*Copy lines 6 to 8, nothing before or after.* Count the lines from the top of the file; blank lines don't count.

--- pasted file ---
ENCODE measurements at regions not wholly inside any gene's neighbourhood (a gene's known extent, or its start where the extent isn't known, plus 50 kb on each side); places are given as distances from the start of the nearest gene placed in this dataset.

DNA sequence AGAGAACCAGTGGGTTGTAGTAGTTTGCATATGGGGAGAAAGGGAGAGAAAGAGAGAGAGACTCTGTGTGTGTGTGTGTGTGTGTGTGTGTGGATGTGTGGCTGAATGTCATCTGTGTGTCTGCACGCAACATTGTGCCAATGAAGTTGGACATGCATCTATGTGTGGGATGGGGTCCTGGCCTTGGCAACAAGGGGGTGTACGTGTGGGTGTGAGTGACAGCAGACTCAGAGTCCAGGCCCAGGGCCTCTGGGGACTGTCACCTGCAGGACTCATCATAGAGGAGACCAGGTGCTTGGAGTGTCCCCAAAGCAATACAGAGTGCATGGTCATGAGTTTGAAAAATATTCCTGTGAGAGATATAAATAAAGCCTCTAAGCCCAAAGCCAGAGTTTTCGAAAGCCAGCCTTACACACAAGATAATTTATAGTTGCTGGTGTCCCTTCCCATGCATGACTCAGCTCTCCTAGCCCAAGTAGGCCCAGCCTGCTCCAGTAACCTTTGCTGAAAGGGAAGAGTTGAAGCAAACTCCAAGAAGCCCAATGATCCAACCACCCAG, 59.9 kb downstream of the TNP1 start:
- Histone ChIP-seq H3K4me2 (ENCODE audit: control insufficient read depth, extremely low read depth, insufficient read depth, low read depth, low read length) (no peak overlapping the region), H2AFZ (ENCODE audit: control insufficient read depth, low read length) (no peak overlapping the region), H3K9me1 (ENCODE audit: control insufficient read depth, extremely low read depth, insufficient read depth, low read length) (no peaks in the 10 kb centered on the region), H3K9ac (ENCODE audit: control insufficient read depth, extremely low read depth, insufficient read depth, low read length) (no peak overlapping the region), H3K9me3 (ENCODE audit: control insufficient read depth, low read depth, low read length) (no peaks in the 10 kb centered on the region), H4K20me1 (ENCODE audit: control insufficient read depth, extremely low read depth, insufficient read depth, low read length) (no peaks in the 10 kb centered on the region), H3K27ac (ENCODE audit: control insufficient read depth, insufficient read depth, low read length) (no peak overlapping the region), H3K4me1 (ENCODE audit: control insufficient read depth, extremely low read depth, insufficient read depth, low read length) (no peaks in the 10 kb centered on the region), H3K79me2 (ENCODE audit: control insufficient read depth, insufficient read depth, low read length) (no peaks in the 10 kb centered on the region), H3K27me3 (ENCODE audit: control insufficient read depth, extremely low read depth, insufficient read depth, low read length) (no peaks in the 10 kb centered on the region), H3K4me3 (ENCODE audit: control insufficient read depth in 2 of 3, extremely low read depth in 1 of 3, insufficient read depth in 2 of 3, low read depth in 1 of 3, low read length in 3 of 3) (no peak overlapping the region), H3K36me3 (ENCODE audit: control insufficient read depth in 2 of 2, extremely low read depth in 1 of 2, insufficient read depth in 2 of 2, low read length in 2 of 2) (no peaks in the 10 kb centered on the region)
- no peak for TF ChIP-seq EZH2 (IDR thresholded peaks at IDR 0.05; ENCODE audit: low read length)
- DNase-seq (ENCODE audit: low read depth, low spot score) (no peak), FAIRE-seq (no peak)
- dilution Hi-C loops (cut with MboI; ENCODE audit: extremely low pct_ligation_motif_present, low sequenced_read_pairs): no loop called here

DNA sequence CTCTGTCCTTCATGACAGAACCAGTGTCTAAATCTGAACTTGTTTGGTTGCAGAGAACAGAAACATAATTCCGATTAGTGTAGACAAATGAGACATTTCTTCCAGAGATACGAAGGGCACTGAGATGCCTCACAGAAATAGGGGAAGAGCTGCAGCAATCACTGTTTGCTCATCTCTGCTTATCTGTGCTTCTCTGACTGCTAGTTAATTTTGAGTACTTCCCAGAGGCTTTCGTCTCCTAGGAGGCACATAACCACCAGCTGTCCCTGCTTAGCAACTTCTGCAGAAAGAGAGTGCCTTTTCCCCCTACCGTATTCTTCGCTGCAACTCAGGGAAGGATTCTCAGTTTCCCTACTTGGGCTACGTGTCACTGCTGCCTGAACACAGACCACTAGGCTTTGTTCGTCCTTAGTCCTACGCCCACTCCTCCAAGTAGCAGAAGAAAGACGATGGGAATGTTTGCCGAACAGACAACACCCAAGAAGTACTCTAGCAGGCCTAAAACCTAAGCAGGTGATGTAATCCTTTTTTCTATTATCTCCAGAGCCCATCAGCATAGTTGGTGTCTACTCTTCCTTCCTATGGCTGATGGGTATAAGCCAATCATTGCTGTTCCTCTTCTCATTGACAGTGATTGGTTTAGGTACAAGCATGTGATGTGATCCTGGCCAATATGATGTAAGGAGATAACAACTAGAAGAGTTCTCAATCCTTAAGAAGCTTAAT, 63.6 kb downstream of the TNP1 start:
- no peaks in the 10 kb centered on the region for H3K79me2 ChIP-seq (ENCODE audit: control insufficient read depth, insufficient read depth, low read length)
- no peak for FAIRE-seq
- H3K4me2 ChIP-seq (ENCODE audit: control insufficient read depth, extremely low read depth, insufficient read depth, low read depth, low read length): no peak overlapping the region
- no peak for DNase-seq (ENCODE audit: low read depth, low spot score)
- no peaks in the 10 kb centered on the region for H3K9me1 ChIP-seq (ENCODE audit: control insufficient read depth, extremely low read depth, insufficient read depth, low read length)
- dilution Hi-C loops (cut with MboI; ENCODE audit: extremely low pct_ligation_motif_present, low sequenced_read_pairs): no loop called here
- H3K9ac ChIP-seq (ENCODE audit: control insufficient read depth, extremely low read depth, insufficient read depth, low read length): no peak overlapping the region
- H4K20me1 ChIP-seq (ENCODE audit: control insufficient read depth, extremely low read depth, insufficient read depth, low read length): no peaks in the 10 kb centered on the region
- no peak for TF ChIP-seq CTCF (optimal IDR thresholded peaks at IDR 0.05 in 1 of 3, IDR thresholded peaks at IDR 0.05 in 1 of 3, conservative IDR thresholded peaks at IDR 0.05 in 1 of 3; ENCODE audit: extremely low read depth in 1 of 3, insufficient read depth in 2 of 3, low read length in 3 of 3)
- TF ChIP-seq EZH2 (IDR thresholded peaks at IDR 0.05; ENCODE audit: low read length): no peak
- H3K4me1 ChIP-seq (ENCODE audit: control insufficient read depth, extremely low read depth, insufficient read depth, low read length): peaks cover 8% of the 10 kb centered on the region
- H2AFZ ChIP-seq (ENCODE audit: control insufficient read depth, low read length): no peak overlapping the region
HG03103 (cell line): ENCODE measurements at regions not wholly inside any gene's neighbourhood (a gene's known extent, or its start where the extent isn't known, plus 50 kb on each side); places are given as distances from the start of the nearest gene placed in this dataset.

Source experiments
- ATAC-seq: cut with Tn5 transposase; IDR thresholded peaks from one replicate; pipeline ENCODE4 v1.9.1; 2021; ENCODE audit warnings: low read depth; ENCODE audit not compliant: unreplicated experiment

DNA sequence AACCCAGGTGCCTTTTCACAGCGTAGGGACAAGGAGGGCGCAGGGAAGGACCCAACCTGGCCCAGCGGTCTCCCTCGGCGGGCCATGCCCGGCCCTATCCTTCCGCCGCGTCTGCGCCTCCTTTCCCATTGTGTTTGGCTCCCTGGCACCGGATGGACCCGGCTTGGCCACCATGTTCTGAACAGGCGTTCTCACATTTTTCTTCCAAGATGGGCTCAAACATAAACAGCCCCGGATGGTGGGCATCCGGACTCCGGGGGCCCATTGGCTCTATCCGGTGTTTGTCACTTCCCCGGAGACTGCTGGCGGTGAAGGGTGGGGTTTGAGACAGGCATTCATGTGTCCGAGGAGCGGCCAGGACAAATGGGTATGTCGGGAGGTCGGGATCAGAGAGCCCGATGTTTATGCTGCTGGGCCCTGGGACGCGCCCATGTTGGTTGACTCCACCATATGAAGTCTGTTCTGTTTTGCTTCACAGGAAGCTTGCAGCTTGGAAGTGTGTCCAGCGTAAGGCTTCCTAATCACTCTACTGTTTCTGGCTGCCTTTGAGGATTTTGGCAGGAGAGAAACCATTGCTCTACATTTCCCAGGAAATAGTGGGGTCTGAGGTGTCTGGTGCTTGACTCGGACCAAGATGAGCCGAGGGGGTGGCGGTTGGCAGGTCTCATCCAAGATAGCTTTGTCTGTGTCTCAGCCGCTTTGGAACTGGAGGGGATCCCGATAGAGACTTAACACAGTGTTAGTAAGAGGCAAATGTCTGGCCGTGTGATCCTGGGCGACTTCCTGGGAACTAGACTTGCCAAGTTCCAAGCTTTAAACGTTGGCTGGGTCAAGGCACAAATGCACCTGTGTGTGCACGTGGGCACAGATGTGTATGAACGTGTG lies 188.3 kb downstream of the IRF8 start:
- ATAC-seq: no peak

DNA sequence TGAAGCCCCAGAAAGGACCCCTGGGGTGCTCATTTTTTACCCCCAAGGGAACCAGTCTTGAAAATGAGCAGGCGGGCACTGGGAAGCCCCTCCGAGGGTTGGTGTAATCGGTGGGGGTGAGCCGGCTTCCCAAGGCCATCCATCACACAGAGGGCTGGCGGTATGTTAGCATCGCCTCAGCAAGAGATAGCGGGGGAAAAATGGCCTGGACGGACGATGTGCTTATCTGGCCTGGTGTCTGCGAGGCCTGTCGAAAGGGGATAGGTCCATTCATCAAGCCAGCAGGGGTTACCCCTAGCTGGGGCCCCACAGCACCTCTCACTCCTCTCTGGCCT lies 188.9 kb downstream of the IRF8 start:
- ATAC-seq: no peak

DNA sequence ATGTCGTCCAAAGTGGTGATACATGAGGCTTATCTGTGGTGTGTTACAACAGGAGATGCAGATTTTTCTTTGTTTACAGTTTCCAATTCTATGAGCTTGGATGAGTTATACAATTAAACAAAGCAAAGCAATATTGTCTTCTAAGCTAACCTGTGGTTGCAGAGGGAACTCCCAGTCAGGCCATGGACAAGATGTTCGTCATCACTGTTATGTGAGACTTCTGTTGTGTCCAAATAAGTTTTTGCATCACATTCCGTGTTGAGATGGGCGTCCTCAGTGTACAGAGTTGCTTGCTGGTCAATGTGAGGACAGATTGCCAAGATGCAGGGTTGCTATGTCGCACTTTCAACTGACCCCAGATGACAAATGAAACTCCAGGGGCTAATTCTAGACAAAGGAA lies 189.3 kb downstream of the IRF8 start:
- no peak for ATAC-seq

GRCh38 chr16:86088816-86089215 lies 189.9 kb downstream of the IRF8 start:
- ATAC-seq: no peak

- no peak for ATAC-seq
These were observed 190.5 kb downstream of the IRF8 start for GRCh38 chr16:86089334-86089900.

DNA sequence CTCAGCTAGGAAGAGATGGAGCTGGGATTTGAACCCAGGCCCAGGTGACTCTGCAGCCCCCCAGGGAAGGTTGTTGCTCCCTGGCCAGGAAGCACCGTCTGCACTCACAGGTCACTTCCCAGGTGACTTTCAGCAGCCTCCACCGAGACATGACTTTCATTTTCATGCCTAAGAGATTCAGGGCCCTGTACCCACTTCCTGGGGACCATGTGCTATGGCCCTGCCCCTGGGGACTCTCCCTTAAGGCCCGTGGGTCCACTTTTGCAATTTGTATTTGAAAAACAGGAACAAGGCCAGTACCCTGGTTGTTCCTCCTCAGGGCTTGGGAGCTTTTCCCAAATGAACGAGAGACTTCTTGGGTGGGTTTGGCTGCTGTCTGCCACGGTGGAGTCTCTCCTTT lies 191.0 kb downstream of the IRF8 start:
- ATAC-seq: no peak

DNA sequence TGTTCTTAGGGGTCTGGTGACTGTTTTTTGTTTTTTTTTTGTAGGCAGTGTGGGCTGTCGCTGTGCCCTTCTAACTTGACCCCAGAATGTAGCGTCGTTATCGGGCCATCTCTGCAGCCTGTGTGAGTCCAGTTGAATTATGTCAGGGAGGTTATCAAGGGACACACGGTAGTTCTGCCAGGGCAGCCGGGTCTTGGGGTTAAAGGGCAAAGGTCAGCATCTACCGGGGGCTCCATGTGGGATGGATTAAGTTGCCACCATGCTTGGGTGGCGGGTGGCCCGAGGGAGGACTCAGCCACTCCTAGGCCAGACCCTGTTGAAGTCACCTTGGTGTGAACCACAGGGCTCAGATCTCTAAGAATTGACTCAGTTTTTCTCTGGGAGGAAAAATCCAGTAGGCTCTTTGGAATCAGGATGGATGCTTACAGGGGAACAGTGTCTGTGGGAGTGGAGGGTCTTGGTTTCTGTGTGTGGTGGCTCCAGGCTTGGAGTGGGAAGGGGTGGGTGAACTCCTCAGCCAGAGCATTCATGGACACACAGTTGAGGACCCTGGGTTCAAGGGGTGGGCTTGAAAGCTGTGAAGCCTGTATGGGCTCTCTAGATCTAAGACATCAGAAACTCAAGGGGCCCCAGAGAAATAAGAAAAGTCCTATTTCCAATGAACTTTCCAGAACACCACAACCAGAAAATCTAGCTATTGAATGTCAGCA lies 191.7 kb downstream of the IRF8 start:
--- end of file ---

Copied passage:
- dilution Hi-C loops (cut with MboI; ENCODE audit: extremely low pct_ligation_motif_present, low sequenced_read_pairs): no loop called here

DNA sequence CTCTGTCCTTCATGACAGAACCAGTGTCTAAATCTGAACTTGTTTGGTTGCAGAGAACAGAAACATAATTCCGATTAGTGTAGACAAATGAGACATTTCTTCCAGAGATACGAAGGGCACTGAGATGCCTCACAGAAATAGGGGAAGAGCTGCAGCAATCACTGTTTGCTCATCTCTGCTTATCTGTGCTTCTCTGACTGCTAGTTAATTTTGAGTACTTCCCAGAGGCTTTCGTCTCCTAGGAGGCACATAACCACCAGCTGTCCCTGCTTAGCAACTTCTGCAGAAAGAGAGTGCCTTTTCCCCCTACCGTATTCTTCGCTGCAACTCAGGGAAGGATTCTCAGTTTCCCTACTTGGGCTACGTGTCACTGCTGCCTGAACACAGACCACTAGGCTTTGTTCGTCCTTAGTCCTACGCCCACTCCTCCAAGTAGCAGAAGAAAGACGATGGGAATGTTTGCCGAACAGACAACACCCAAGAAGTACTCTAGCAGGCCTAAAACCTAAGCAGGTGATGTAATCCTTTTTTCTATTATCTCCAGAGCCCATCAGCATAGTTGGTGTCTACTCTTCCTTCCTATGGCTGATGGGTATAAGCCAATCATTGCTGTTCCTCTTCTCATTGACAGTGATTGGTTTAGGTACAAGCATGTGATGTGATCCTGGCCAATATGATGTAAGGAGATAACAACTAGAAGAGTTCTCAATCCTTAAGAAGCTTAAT, 63.6 kb downstream of the TNP1 start:
- no peaks in the 10 kb centered on the region for H3K79me2 ChIP-seq (ENCODE audit: control insufficient read depth, insufficient read depth, low read length)